And moreover the court's authority for its methodology seems quite thin: Helwig v. United States (1903). The court uses Helwig to delve into "the nature of the act" in order to determine what authority Congress relied upon in enacting the mandate. According to the court, the nature of the mandate includes legislative language, clear congressional intent (as to the authority it is employing), public defenses of the mandate under the Commerce Clause, the method of collection, and Congress's "fail[ure] to identify in the legislation any revenue that would be raised from it . . . ." According to the court, these all point away from the taxing power as authority for the mandate.
But Helwig didn't deal with "the nature of the act" in order to determine congressional authority in the abstract. Rather, Helwig, a 1903 case, looked to "the nature of the act" to determine specifically whether Congress intended the act to be a penalty (not authorized) or a tax (authorized). This penalty-tax dichotomy went away 73 years ago--24 years after Helwig. The court too easily glosses over the fact that the "Helwig methodology" that it borrows is in fact bound up (perhaps inextricably so) with the debunked penalty-tax dichotomy.
Whether the court was reinforcing democracy or overextending its judicial authority, it was clearly making a statement.
Thursday, October 14, 2010
In a 65 page opinion issued today, Senior United States District Judge Roger Vinson of the Northern District of Florida has granted in part and denied in part the morion to dismiss the complaint.
The Complaint alleges that the Health Care Reform Act is unconstitutional on various grounds in six counts and the Motion to Dismiss was directed at all the counts.
Here is the bottom line:
(1) the individual mandate and concomitant penalty exceed Congressional authority under the Commerce Clause and violate the Ninth and Tenth Amendments; NOT DISMISSED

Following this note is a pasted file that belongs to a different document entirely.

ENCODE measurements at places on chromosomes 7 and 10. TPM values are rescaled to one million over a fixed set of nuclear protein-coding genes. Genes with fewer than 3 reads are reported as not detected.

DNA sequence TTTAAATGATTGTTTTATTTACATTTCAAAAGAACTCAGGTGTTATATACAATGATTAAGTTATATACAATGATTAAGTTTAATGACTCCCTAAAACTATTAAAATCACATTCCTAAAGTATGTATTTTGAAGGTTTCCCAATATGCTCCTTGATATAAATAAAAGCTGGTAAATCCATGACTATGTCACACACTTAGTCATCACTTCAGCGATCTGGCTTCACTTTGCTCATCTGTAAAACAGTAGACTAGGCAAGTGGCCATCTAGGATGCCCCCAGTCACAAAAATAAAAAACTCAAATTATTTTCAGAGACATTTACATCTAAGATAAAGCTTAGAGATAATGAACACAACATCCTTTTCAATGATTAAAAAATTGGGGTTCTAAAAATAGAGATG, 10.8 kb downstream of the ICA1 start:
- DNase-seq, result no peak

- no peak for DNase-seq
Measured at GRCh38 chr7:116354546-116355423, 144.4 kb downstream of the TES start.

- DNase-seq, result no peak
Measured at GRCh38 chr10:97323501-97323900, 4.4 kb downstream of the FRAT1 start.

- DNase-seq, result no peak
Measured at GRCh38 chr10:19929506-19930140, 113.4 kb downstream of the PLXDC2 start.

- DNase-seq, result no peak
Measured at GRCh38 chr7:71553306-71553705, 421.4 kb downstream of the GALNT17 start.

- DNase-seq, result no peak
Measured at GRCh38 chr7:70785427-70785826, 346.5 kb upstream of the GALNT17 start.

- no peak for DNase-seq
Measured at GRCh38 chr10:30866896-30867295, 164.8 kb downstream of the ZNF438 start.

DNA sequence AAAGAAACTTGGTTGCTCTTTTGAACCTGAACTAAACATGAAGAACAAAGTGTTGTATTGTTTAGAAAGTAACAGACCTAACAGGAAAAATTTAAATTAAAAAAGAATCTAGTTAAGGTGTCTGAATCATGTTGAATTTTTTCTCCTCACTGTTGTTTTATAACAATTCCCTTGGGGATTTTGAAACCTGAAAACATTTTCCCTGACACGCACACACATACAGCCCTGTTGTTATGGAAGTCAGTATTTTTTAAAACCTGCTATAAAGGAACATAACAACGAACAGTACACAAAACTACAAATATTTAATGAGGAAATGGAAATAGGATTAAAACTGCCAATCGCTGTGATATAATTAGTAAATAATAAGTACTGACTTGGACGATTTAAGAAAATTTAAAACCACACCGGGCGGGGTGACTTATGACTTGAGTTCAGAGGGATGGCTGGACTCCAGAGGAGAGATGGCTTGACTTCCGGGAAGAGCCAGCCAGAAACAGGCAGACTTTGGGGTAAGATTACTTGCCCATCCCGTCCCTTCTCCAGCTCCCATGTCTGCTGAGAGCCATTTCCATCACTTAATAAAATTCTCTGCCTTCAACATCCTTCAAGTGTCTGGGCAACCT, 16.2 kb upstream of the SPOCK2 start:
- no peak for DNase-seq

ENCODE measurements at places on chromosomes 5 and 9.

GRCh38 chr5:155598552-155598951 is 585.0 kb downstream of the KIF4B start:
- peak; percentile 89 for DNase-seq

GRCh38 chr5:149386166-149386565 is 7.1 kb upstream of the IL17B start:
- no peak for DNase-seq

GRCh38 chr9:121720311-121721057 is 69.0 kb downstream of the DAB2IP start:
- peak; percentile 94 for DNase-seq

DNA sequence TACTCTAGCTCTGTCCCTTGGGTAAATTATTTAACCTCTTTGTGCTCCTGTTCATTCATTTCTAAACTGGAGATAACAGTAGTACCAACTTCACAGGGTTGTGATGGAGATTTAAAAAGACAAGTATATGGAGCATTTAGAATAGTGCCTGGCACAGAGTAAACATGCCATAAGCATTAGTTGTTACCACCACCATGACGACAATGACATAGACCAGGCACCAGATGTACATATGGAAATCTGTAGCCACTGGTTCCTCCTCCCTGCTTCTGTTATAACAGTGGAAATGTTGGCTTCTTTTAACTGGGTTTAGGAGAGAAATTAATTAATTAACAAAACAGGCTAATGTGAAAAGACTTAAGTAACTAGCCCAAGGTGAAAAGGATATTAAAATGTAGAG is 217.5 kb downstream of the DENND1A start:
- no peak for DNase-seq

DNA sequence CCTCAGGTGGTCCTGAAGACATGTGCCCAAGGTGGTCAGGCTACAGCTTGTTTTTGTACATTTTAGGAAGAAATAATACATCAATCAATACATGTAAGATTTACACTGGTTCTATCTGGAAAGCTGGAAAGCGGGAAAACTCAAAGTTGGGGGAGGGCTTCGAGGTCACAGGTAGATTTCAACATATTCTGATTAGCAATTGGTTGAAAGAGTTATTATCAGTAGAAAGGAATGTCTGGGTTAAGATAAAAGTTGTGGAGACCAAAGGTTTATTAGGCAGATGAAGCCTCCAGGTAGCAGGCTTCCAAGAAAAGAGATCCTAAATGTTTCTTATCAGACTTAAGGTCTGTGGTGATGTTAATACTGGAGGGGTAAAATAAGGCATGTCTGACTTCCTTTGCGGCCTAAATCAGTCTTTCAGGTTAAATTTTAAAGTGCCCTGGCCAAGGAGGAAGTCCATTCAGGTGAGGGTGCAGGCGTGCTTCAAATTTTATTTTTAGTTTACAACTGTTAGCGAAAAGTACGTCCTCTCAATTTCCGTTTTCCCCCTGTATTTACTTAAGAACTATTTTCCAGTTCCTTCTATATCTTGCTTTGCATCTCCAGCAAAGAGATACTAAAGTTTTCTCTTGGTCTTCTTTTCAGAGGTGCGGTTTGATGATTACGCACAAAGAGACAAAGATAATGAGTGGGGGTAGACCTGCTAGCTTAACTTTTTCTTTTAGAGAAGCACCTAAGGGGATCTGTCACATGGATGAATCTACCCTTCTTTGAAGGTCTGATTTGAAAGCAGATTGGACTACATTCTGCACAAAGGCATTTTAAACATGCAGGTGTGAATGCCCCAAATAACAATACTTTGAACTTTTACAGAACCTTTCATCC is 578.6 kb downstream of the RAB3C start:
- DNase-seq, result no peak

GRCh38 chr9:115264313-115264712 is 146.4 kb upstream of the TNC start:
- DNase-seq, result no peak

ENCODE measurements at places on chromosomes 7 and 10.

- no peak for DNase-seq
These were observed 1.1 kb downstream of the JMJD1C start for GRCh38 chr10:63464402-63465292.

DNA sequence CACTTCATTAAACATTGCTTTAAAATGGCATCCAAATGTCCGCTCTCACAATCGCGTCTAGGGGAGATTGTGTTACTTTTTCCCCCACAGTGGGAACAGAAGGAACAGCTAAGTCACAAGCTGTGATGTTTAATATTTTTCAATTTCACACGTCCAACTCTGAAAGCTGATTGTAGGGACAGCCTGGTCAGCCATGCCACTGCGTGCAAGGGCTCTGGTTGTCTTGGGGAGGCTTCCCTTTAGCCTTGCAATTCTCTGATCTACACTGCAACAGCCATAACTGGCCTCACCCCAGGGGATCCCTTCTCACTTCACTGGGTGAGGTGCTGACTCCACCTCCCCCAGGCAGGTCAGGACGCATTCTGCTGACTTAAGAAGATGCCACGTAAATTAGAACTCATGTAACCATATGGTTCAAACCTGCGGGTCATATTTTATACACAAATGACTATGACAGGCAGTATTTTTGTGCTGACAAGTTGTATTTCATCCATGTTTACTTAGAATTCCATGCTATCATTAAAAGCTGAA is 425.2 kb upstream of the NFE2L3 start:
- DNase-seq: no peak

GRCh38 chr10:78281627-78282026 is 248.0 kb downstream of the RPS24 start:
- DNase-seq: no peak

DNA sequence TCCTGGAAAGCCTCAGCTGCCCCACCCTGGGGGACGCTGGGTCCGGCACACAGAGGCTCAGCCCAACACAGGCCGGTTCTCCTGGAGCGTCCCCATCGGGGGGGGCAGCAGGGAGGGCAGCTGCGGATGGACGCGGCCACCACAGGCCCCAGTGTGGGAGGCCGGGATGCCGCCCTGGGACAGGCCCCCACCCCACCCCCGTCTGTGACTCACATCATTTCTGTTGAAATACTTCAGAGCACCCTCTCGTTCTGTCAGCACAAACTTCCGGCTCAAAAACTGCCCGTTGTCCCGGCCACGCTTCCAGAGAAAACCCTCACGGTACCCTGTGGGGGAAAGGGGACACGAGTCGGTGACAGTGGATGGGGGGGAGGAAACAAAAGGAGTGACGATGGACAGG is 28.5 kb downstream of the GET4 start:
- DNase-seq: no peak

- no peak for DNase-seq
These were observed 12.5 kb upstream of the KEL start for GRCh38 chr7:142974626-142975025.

(2) the individual mandate and penalty violate substantive due process under the Fifth Amendment; DISMISSED
(3) if the penalty imposed for failing to comply with the individual mandate is found to be a tax, it is an unconstitutional unapportioned capitation or direct tax in violation of U.S. Const. art. I, § 9, cl. 4, and the Ninth and Tenth Amendments; DISMISSED AS MOOT
(4) the Act coerces and commandeers the states with respect to Medicaid by altering and expanding the program in violation of Article I and the Ninth and Tenth Amendments; NOT DISMISSED
(5) it coerces and commandeers with respect to the health benefit exchanges in violation of Article I and the Ninth and Tenth Amendments; DISMISSED
(6) the employer mandate interferes with the states' sovereignty as large employers and in the performance of government functions in violation of Article I and the Ninth and Tenth Amendments; DISMISSED
Thus, the case will proceed on the issue of whether the individual mandate is in excess of Congress' commerce power in contravention of the Tenth Amendment and on the issue of whether the Medicaid changes are in excess of Congress' Article I power and in contravention of the Tenth Amendment.
The Supreme Court and the High Court of Pakistan are badly in need of a lesson in judicial minimalism, according to Saroop Ijaz, advocate before the Lahore High Court in Pakistan, in a column this week in the Jurist. Based on Ijaz's examples, he's right. Among them: